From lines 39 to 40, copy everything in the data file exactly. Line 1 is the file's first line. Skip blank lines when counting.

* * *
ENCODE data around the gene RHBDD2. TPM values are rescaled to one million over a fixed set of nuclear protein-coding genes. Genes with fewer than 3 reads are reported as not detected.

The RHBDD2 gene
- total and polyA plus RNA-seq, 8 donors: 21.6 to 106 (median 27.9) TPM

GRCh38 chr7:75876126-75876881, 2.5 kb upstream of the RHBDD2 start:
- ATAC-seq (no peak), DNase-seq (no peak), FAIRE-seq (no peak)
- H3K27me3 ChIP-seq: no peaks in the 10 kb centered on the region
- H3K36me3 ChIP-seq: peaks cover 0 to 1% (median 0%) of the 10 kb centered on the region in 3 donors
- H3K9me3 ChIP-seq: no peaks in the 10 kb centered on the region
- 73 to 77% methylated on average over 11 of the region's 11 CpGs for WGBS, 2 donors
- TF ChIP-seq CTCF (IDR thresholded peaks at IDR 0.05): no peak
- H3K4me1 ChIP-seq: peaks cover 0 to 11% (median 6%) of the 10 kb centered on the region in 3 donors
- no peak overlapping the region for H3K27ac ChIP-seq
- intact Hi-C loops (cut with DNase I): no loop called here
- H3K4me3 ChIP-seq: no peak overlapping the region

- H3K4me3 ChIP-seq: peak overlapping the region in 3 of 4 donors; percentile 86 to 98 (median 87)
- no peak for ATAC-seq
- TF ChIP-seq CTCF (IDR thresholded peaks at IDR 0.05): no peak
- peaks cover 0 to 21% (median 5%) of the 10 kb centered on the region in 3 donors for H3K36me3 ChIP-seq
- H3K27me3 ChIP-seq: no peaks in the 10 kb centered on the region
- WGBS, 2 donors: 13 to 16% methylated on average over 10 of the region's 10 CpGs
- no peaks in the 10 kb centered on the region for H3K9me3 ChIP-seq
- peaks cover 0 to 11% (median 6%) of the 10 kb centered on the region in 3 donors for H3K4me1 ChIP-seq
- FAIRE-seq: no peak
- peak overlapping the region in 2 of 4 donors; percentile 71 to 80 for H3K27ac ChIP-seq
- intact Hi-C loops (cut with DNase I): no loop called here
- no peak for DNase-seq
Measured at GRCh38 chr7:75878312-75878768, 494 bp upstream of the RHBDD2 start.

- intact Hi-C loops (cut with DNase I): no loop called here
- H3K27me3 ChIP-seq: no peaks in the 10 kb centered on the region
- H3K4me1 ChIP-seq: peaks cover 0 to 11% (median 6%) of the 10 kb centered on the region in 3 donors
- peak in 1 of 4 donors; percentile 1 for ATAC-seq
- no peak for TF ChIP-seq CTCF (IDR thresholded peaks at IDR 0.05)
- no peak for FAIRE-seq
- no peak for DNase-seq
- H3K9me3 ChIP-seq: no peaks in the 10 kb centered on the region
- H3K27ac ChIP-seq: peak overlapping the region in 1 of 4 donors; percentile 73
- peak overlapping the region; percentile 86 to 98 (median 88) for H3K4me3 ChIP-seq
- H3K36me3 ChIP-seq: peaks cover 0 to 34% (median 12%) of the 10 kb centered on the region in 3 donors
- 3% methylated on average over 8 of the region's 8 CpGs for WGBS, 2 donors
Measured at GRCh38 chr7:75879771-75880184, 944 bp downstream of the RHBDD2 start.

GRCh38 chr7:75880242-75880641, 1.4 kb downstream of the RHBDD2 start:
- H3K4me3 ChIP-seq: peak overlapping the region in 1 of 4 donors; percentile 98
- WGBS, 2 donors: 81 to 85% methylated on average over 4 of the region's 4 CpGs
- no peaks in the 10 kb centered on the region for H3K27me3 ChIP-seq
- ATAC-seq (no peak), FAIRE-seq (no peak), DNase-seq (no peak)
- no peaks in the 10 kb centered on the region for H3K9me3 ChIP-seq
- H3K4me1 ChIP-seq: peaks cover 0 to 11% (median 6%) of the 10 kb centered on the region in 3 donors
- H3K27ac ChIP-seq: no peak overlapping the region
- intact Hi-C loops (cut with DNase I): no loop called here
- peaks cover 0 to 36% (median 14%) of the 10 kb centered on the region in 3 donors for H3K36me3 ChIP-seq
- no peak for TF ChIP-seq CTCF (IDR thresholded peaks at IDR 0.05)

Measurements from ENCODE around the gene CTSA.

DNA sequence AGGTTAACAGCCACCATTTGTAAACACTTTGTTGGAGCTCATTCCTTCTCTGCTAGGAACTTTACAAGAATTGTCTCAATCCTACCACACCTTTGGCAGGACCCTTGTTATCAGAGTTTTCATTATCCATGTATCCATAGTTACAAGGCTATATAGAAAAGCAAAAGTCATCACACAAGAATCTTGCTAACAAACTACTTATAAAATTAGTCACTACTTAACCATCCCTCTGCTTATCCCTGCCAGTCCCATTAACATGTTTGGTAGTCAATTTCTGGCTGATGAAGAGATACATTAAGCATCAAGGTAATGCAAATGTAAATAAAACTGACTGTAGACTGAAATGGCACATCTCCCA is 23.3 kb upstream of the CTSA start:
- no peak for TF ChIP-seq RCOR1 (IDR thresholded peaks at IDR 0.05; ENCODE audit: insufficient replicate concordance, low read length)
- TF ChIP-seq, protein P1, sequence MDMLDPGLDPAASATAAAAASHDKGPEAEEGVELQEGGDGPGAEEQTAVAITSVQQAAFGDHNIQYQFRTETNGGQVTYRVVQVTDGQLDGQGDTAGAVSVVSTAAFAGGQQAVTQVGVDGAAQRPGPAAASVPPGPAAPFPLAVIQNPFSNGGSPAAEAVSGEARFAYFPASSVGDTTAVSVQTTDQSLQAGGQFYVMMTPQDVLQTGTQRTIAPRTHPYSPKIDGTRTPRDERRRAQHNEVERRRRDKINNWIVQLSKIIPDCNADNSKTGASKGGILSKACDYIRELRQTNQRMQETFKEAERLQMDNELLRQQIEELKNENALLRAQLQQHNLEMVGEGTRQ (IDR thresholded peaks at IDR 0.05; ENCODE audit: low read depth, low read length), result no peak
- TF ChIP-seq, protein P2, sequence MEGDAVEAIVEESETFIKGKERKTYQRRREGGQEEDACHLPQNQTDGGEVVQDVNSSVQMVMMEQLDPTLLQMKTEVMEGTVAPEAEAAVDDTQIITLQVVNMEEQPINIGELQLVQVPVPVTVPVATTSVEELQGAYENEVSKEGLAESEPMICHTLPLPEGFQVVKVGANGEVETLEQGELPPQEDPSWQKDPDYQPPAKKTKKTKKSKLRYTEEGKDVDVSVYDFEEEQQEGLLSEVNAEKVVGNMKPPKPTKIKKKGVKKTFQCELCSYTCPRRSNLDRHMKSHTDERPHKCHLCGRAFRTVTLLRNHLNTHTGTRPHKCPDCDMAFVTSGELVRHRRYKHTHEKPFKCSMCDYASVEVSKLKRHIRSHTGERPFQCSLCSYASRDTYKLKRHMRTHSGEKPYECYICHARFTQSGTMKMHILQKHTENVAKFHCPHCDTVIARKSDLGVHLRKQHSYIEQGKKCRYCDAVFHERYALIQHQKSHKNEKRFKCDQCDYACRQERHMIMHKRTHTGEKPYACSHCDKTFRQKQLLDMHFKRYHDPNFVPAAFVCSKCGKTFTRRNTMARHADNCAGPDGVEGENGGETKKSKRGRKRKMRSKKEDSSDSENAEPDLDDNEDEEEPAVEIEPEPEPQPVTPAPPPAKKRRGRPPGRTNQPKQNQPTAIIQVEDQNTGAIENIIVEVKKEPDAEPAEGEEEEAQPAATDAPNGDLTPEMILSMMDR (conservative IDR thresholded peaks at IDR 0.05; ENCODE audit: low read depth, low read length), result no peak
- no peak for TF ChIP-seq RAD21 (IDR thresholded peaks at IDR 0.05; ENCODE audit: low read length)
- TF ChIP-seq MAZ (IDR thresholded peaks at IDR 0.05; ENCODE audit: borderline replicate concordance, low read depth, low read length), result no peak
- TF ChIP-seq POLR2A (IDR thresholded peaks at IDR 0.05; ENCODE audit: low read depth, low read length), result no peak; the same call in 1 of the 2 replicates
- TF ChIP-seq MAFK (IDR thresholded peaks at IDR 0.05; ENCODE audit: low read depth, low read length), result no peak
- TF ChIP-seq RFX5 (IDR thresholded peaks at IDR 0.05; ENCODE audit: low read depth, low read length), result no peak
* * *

- 3% methylated on average over 8 of the region's 8 CpGs for WGBS, 2 donors
Measured at GRCh38 chr7:75879771-75880184, 944 bp downstream of the RHBDD2 start.